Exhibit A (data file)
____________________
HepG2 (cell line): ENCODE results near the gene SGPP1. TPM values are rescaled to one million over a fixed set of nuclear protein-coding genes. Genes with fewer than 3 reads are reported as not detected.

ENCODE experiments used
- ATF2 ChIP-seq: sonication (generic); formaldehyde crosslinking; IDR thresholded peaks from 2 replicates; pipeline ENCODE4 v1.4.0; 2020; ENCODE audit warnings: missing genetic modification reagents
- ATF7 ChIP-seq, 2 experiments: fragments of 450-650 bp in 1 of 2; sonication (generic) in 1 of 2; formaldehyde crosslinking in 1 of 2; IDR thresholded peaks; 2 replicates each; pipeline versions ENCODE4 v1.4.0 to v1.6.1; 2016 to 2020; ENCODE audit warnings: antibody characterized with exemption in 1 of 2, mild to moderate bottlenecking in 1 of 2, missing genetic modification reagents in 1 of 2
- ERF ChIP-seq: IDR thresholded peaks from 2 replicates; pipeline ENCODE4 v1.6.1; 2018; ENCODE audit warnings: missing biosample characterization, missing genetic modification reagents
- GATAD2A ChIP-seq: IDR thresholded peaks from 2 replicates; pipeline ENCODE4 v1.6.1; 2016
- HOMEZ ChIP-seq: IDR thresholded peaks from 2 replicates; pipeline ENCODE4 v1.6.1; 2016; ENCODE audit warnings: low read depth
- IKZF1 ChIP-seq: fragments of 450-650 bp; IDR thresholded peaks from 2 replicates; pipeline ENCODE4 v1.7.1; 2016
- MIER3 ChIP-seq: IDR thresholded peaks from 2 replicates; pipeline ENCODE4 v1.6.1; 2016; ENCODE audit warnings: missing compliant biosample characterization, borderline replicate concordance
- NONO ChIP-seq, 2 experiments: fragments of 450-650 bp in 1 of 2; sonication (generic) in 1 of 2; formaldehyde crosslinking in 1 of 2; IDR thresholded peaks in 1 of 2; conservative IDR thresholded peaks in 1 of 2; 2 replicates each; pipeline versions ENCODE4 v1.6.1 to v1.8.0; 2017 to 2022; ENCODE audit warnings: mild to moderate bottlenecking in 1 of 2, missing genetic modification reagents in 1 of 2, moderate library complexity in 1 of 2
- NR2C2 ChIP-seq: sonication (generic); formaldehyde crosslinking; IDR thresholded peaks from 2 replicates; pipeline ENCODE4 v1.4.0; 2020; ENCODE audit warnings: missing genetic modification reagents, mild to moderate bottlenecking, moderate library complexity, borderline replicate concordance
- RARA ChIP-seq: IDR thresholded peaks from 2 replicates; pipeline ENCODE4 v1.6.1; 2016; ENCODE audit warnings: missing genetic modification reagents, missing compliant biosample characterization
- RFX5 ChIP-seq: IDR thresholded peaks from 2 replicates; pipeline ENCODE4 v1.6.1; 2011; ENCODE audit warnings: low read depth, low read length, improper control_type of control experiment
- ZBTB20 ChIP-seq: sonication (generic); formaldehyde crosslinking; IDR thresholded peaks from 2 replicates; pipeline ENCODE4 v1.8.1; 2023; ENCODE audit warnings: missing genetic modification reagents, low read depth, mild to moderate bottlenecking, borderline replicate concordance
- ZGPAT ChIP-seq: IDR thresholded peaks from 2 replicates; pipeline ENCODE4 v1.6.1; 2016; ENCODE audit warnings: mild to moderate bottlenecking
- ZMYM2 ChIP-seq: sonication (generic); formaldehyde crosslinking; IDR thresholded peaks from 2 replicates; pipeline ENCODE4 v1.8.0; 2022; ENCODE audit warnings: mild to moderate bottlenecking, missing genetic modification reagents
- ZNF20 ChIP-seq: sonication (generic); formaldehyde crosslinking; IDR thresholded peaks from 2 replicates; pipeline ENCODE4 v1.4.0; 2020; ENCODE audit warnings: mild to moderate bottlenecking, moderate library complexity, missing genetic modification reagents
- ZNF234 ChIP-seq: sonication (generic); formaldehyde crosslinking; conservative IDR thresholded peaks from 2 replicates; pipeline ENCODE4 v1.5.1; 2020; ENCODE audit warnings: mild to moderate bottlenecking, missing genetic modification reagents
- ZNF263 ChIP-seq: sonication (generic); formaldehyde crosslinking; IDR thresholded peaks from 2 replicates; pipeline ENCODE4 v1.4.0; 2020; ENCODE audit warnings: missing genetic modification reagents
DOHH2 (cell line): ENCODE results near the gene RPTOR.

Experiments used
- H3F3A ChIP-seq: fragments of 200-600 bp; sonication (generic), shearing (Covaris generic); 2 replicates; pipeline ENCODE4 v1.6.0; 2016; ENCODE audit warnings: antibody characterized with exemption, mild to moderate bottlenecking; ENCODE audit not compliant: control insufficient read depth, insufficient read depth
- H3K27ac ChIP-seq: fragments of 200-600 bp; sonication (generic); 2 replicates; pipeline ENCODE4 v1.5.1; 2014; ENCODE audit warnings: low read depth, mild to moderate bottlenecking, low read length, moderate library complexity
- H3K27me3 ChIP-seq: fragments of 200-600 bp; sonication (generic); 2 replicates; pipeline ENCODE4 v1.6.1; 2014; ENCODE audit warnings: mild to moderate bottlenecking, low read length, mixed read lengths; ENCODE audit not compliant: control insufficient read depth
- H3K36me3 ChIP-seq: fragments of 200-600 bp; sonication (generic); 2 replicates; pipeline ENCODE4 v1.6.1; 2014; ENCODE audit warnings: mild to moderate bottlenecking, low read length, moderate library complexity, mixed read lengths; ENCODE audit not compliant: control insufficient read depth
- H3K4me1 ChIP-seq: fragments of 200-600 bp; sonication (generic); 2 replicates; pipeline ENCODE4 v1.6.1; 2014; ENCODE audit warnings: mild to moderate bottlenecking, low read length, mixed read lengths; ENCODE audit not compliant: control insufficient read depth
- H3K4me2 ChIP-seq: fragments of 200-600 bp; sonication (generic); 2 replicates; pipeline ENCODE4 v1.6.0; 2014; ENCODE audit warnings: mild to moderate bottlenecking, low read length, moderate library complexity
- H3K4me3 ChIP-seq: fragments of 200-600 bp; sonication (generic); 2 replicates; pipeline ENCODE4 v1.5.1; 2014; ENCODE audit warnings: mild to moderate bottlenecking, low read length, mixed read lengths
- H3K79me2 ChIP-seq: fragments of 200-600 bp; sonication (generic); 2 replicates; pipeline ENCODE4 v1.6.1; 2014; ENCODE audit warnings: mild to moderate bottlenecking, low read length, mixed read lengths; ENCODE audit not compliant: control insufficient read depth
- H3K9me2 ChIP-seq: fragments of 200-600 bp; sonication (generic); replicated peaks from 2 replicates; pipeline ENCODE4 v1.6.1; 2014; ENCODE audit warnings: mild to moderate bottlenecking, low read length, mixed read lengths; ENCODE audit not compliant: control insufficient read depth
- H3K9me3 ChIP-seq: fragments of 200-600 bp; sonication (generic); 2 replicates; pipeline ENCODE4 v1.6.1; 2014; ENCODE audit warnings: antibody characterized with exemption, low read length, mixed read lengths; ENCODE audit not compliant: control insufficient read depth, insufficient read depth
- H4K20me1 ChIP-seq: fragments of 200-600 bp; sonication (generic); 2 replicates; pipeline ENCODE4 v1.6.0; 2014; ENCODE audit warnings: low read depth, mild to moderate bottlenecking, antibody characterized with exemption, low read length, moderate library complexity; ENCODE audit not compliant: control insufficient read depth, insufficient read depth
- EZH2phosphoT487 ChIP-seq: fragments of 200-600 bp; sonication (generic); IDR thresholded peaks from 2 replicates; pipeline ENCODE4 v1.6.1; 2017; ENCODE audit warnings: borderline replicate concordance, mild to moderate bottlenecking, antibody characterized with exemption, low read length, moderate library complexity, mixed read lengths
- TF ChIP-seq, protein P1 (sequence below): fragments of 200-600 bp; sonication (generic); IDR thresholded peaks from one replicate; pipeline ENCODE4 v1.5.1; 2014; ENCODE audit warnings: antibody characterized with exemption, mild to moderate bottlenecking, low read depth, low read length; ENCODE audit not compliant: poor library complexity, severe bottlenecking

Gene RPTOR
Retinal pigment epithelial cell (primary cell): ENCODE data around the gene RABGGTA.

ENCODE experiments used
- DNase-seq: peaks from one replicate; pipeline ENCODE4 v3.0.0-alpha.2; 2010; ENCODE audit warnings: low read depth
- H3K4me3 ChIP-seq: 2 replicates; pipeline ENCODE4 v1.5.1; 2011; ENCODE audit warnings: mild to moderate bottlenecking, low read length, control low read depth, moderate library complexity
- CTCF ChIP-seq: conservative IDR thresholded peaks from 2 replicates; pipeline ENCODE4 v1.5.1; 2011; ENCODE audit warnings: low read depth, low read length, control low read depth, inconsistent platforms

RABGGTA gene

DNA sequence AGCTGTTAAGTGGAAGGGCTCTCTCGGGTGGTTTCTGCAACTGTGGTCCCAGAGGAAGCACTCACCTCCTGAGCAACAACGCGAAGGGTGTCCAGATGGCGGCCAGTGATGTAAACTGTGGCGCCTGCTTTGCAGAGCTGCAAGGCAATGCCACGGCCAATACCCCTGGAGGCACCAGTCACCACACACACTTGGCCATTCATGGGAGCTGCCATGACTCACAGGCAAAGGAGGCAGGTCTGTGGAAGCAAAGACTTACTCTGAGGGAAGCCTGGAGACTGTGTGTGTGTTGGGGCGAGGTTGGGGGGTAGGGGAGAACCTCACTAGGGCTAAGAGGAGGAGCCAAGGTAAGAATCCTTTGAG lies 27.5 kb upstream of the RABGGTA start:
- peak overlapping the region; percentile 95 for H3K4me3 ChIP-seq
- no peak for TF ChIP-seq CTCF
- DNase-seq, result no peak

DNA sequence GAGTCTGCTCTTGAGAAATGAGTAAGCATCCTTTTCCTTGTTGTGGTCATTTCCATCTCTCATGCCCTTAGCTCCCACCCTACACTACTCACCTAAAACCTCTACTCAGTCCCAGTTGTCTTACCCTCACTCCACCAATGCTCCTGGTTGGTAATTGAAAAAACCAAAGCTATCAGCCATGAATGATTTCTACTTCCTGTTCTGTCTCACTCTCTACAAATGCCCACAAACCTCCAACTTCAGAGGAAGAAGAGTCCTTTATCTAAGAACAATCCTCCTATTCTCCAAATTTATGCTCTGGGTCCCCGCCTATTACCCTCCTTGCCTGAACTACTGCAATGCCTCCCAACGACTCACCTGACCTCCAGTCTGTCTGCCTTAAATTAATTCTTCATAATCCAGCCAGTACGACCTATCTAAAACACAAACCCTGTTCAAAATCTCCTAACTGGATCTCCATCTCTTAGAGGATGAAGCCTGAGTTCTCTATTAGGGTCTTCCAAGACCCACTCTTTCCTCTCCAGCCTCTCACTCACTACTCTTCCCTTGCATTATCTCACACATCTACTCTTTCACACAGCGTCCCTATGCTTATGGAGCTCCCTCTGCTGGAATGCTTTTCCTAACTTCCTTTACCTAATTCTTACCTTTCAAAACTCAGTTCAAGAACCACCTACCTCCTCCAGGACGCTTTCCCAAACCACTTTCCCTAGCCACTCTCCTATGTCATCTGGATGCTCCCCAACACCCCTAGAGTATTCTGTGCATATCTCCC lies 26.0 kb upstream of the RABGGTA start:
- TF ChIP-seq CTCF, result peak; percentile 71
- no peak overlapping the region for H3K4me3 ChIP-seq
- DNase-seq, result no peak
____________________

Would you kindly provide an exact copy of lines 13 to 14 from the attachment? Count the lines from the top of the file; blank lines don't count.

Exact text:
- RFX5 ChIP-seq: IDR thresholded peaks from 2 replicates; pipeline ENCODE4 v1.6.1; 2011; ENCODE audit warnings: low read depth, low read length, improper control_type of control experiment
- ZBTB20 ChIP-seq: sonication (generic); formaldehyde crosslinking; IDR thresholded peaks from 2 replicates; pipeline ENCODE4 v1.8.1; 2023; ENCODE audit warnings: missing genetic modification reagents, low read depth, mild to moderate bottlenecking, borderline replicate concordance